Two Shades of Blue

CHICAGO - Tradition vs. Tradition. On Sunday afternoon at the United Center, it doesn't get any better than Kansas against Kentucky.  Two of the top three winningest programs in college basketball history will be going head-to-head at approximately 4 p.m. in an NCAA Tournament second-round matchup.

Of course, all Jayhawk fans know about the illustrious tradition of Kansas basketball.  But Kentucky boasts a proud tradition of its own.

Consider this:

  • No. 1 all-time winningest college basketball program with 1,948 victories (KU is No. 3 with 1,904 wins.)
  • *Seven NCAA titles
  • The highest winning percentage in college basketball history (.762).
  • 13 Final Four appearances.
  • No. 1 all time in the number of NCAA Tournament appearances (48), games, (140), and wins (98).

With all this tradition and all this rich history between Kentucky and Kansas, the two teams have met just once before in the Big Dance.  In 1999, the Wildcats beat KU 92-88 in OT in the second round.

So now eight years later, No. 1 seed KU (31-4) and No. 8 seed Kentucky (22-11) tangle up again for the right to advance to the Sweet 16 in San Jose, Calif.  While the game is being hyped as a duel between two heavyweight tradition-rich powers, don't expect the Jayhawks to be focusing much on legends from yesteryear like former Kentucky coach Adolph Rupp and KU’s own Phog Allen.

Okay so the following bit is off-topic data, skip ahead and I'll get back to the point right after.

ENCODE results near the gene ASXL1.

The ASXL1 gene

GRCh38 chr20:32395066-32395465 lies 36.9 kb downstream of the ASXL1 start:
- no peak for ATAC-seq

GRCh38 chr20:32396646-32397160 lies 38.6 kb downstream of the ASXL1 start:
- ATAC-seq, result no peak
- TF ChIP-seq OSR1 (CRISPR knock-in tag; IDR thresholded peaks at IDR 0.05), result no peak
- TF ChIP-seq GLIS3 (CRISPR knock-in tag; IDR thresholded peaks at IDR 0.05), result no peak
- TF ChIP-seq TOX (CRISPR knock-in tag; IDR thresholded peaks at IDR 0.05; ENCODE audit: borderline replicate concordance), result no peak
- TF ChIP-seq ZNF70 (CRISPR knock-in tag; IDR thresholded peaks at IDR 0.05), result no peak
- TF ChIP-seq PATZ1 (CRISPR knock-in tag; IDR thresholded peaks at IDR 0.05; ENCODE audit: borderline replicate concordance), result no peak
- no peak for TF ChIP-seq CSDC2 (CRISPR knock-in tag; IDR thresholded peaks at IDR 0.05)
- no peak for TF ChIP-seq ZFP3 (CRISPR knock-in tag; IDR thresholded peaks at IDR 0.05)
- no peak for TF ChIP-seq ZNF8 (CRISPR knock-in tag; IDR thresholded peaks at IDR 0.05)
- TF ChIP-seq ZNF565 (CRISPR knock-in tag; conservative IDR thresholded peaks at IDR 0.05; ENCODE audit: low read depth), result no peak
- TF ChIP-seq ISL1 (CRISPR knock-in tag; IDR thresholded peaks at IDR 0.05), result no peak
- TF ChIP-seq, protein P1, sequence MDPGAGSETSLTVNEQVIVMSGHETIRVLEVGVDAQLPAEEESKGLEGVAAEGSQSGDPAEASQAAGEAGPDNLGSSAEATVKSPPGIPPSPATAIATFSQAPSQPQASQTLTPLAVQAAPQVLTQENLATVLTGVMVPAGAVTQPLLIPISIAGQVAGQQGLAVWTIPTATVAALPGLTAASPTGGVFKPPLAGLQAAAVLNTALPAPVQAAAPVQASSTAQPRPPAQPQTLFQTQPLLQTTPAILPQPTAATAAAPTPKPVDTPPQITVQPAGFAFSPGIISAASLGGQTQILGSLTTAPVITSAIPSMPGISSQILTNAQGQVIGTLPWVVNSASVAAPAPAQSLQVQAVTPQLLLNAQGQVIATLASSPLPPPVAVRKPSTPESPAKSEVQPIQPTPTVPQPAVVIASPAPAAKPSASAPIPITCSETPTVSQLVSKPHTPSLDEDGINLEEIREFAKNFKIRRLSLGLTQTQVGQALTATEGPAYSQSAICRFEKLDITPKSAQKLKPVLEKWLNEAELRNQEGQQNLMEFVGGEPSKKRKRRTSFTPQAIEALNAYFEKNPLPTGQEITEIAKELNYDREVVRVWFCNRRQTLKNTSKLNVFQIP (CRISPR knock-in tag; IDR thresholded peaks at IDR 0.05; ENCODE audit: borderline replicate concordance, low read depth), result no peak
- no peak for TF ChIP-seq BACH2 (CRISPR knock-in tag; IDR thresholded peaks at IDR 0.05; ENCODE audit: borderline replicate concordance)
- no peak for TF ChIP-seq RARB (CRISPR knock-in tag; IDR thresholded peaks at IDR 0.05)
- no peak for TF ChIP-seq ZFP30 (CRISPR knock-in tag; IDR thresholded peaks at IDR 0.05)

"We’re really just thinking about the game coming up and what we have to do to get past it," said freshman guard Sherron Collins.  "We’re just listening to detail, listening to coach.  I know we have a lot of history with them, but we’re not thinking about it."

KU head coach Bill Self is also centered on the task at hand.

"It’s 19-5 (all-time series record), hopefully six," Self said.  "But it was 19-3, so we’ve actually beat Kentucky the last two years.  But to me, those last two games don’t mean anything and the previous 22 don’t mean anything at all.  This is two new teams playing on a neutral site and I would imagine we’ll have a good crowd and I imagine Kentucky will have a good crowd.  I think it will be about as neutral as you can get and two good teams hooking up."

Self, though, can’t help but think about the magnitude of this second-round matchup.

"I don’t think very often the winningest program of all time and the third winningest team of all time play a game for such high stakes," Self said.  "I know I’m excited and I’m sure our players will be very excited about taking on the Wildcats."

Freshman forward Darrell Arthur, for one, relishes the opportunity to face the all-time winningest college basketball program.

"I think every game is meaningful, but this is going to be a high rate game," Arthur said.  "There’s tradition behind both teams.  I think it’s going to be a grind it out game."

If Kansas is to make it three straight victories over Kentucky (KU beat Kentucky 73-46 last year in Lawrence), the Jayhawks must stop 6-11 center Randolph Morris, one of the premier players in the country.  Morris, who scored 19 points and grabbed 11 boards  in the Wildcats' 67-58 victory over Villanova Friday night, averages 15.9 points and 7.8 rebounds per game.  He’s had 12 double-doubles this year, and will be the primary focus of the Jayhawks' defensive attack.